Confident, original and humane, these stories are peopled with characters at the crossroads of nationalities, religions and communities: expatriates, travellers, immigrants and locals. The Best Place on Earth illuminates the tenuous connections—forged, frayed, and occasionally destroyed—between cultures, between generations and across the gulf of transformation and loss. In the powerfully affecting opening story, “Tikkun,” a chance meeting between a man and his former lover carries them through near tragedy and into unexpected peace. “Casualties” Tsabari takes us into the military—a world every Israeli knows all too well—with a brusque, sexy young female soldier who forges medical leave forms to make ends meet. Poets, soldiers, siblings and dissenters, the protagonists here are mostly Israelis of Mizrahi background (Jews of Middle Eastern and North African descent) whose stories have rarely been told in literature. In illustrating the lives of those whose identities swing from fiercely patriotic to powerfully global, Ayelet Tsabari explores Israeli history even as she reveals the universality of war, love, heartbreak and hope.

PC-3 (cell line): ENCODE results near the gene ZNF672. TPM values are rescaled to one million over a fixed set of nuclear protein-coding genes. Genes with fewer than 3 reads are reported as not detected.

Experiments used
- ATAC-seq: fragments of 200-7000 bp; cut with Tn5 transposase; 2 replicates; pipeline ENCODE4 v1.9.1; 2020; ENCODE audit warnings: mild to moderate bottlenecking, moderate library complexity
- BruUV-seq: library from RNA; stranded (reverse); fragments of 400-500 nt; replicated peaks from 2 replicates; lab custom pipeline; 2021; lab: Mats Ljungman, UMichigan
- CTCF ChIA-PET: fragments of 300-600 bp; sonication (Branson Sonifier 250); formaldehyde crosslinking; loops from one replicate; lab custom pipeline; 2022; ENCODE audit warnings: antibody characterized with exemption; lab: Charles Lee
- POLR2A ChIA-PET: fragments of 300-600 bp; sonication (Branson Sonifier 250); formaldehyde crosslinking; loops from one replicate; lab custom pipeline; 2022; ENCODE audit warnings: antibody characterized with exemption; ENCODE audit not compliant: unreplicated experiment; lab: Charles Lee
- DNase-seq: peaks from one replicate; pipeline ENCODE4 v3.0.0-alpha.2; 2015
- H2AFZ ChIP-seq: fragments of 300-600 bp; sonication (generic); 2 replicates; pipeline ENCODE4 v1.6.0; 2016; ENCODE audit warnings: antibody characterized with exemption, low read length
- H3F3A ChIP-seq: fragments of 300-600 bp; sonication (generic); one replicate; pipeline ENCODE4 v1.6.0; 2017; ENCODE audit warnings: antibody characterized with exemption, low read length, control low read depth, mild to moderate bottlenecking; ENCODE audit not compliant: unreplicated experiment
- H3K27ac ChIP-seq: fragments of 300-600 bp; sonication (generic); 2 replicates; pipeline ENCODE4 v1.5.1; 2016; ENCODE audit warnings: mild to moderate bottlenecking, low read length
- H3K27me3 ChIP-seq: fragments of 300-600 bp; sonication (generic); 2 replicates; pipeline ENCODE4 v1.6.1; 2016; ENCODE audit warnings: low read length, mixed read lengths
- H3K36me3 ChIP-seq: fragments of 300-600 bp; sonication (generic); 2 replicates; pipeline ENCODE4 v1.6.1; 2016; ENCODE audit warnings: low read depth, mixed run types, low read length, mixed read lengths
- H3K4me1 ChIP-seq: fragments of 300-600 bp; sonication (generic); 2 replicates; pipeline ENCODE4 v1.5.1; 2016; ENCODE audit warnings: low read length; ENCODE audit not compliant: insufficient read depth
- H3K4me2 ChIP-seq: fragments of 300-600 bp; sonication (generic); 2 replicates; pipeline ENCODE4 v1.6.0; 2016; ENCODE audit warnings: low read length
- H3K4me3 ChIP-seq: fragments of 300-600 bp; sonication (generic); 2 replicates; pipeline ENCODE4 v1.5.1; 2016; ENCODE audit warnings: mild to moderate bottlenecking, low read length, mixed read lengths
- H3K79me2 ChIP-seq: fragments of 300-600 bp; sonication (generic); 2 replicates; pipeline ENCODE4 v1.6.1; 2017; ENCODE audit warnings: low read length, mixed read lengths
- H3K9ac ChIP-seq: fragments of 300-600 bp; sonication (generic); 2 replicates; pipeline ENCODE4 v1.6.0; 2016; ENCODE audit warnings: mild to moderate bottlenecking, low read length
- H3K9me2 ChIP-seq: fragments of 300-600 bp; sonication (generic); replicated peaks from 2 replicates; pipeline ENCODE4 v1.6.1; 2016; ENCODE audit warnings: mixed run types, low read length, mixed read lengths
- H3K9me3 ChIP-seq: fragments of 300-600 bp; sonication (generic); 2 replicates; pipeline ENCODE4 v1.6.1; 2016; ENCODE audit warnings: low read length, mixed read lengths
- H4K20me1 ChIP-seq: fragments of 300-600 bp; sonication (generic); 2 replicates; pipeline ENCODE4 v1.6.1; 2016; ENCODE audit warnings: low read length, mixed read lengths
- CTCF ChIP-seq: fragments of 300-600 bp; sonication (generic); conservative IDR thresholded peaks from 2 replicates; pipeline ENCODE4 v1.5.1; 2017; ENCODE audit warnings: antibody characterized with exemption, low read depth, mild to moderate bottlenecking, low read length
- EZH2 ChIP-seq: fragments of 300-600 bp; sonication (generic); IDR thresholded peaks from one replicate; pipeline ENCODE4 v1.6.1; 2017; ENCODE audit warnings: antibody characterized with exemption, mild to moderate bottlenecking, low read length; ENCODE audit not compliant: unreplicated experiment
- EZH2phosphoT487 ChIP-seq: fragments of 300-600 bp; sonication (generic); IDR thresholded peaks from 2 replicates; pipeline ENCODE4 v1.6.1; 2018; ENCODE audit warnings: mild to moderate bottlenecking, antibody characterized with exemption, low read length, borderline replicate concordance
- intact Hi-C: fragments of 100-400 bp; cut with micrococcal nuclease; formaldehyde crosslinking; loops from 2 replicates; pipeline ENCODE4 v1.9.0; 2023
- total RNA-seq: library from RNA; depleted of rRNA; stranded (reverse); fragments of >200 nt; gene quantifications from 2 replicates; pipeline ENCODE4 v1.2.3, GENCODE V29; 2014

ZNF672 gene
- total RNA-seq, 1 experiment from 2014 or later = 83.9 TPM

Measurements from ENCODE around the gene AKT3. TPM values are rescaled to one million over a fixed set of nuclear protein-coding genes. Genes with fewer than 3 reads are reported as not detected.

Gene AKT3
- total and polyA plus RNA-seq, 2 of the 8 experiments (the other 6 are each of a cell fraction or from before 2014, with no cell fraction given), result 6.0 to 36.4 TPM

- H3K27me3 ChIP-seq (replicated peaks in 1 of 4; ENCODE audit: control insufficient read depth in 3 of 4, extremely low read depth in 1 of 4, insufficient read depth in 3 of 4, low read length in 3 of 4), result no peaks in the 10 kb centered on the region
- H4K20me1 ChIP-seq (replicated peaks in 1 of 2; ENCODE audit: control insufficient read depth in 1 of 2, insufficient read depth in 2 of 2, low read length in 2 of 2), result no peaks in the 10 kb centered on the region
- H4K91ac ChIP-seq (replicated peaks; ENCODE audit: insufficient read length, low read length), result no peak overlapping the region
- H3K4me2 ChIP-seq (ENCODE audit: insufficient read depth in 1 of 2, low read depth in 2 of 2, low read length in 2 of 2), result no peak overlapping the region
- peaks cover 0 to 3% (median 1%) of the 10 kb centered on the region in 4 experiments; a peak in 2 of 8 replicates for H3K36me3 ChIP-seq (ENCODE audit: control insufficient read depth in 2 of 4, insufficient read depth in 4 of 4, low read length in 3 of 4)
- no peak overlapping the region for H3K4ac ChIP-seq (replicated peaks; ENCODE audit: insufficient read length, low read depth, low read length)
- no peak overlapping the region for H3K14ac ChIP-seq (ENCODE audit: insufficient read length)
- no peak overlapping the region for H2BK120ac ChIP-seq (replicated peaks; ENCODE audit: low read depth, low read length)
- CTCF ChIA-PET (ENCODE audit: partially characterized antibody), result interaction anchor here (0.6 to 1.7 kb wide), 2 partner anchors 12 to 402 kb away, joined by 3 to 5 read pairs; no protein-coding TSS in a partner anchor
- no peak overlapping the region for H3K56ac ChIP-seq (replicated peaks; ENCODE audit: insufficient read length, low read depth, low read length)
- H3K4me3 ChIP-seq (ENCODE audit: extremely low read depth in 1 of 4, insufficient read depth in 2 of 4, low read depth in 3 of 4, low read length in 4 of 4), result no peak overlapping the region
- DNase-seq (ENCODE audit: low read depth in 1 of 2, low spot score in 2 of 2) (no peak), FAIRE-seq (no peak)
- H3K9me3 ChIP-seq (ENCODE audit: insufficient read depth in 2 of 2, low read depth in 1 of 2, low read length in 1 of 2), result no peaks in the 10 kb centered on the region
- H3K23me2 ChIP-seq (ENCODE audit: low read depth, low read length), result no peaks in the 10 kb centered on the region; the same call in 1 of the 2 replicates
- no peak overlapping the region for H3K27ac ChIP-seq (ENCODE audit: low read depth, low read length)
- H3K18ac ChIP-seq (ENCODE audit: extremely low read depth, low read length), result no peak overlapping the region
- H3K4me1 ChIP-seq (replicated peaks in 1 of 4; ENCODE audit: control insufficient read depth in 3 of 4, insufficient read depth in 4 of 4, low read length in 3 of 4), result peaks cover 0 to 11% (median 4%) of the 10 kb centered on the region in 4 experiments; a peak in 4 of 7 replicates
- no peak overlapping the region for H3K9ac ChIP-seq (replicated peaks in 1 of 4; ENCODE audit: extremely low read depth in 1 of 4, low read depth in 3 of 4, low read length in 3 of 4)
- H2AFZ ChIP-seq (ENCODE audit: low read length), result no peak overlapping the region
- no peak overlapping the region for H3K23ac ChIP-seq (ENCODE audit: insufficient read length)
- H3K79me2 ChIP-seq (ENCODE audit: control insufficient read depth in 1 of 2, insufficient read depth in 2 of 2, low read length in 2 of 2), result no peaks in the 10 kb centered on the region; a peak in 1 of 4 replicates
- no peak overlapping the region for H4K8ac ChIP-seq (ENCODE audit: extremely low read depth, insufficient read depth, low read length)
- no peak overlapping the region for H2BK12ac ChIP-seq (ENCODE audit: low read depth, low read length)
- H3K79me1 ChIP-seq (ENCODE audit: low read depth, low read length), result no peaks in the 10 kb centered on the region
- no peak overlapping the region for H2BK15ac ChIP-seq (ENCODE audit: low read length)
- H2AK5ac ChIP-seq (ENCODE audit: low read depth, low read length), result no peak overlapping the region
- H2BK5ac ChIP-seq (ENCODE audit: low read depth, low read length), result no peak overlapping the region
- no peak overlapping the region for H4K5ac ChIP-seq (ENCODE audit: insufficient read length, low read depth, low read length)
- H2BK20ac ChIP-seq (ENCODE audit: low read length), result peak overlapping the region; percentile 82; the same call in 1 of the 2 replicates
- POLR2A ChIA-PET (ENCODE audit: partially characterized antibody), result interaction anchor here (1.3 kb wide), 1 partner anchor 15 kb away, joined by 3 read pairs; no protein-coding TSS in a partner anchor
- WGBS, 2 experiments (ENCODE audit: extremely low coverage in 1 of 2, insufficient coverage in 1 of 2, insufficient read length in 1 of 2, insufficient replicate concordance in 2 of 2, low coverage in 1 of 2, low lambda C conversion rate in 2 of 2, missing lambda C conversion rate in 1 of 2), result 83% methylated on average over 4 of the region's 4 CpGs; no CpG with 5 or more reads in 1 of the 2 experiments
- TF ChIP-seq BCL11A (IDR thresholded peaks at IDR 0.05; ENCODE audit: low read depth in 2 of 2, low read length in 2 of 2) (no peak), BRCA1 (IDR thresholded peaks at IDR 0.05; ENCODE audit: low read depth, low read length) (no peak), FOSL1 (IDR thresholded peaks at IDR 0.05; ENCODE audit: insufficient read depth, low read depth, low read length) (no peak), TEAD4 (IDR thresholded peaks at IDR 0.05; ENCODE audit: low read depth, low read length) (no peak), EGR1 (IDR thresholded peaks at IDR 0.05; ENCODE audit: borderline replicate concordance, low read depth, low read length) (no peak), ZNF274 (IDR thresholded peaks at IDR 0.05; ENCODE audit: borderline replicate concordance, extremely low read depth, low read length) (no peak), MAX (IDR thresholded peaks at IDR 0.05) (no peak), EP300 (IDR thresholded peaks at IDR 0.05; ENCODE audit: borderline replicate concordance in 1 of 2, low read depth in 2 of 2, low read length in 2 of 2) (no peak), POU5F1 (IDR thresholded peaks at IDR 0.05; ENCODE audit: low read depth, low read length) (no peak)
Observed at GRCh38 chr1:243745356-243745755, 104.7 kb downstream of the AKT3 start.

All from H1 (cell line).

National Magazine Award winner Ayelet Tsabari was named by CBC Books as one of 10 Canadian Writers to Watch in 2013. Ayelet is an Israeli of Yemeni descent; she grew up in Israel, served in the army, and moved to Canada in 1998. The Best Place on Earth was nominated for the Frank O’Connor International Short Story Award.